As part of the commemoration of the university’s 175 th anniversary, we asked readers to share their memories of RIT. Here, in their own words, are the stories we received.
If you would like to submit a memory, go to the “Create Your Own History” link on the “RIT History” section of this Web site.
|Professor Silas M. Thronson with students.
Dr. Thronson got it right
In the late 1940s, when I was a photography student at RIT, we had a photo chemistry professor, Dr. Silas M. Thronson. He was a wonderful person. With him, I finally passed chemistry.
Dr. Thronson had a habit of saying “. . . isn’t that right?” He might say this 30 or 40 times in a 50-minute class, sometimes saying it a couple of times in a row.
One day, a couple of students suggested we have a lottery. Participants each chipped in a quarter and a guess of how many times Dr. Thronson would say “…isn’t that right?” Student guesses ranged from the low 20s to as many as 50.
Apparently, Dr. Thronson got wind of the lottery and at the beginning of the class, he said “…isn’t that right?” twice. I do not remember who won, but it was the student with the lowest count. We got a big laugh out of this adventure.
Another Dr. Thronson story: He was the faculty advisor of the RIT Camera Club. Each year the club held a corn roast in a Rochester park (I forget which one). Dr. Thronson had a corn roaster. This was a V-shaped trough about six feet long with a charcoal fire beneath it. Ears of corn were soaked for several hours in cold water. The dripping ears of corn, with husks intact, were laid in the trough. The ears were moved along the trough by a manually operated lever. When they came off the other end of the trough, they were ready to eat. I guess we had other food to eat too, but do not remember what.
What wonderful memories of RIT and of one of our professors!
Bill Carnahan ’51 (photo tech)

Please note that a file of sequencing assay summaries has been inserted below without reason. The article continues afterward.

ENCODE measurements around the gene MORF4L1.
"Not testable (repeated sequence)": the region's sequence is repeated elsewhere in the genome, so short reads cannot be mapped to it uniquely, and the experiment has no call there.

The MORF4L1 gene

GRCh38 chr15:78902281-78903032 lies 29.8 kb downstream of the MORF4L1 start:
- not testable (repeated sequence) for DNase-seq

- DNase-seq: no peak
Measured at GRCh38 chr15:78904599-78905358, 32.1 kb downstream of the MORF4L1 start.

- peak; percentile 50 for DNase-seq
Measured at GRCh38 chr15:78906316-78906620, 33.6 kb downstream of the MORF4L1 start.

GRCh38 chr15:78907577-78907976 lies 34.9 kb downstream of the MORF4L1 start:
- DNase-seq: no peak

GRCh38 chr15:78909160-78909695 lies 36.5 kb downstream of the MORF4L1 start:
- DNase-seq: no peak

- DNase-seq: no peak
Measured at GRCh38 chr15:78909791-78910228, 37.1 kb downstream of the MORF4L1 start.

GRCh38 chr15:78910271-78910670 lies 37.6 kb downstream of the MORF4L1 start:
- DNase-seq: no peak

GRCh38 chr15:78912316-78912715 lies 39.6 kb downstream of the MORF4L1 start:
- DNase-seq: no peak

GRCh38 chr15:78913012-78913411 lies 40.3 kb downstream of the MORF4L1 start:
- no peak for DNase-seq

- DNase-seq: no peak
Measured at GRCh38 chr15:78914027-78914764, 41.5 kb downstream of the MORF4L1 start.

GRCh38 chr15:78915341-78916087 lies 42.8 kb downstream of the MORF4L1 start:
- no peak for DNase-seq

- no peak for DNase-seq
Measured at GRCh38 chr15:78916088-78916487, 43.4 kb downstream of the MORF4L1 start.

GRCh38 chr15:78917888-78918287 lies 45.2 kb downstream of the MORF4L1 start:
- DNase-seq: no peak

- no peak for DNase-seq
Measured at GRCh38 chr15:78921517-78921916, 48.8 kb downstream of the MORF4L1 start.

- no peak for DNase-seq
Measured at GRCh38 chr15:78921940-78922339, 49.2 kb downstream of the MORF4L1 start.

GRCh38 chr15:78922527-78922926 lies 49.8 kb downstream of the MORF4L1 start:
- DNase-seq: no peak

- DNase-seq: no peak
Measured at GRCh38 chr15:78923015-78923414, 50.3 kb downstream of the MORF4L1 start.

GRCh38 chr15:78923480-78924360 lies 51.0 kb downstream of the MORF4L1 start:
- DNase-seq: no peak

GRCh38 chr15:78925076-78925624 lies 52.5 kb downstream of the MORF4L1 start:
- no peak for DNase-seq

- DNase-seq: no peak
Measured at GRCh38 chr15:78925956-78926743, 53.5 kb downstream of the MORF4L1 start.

Silver Spring, Md.
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|Professor Albert Rickmers
The most influential educator
The most influential teacher/professor in my lifetime was Professor Albert Rickmers. Professor Rickmers taught a variety of subjects in the photographic sciences department including calculus and statistics. While not the most exciting subjects in the curriculum, he made them come alive with interesting and practical examples (strangely enough, I use statistics in my everyday work). But Prof. Rickmers went well beyond his job as an educator in the classroom.
He somehow instilled in several of us the desire to achieve. For example, during my freshmen year, in the old downtown campus, his class was the last of the day. A group of us would almost run back to the dorm (the Nathaniel Rochester Hotel) to begin our homework – work he challenged us with in class. After a while we would get together to help those of us that weren’t able to get the correct answers. This was in the spirit of helping the class as a whole to achieve.
I always made careless errors in my math classes, but this stopped immediately in Prof. Rickmers class. I still don’t know how that happened, but maybe I didn’t want to disappoint him. He became my mentor.
Several years after graduation, my wife and I visited RIT. Prof. Rickmers wouldn’t hear of us staying at a motel or campground – he invited us into his home. How generous!
If my memory serves correctly, the Professor was an orphan being raised in the Hershey Home for Boys. How someone so disadvantaged could end up being so influential in my career is hard to understand. He was unique.
Professor Rickmers, I trust you are well in retirement knowing that you have made a profound difference in many of your students’ lives.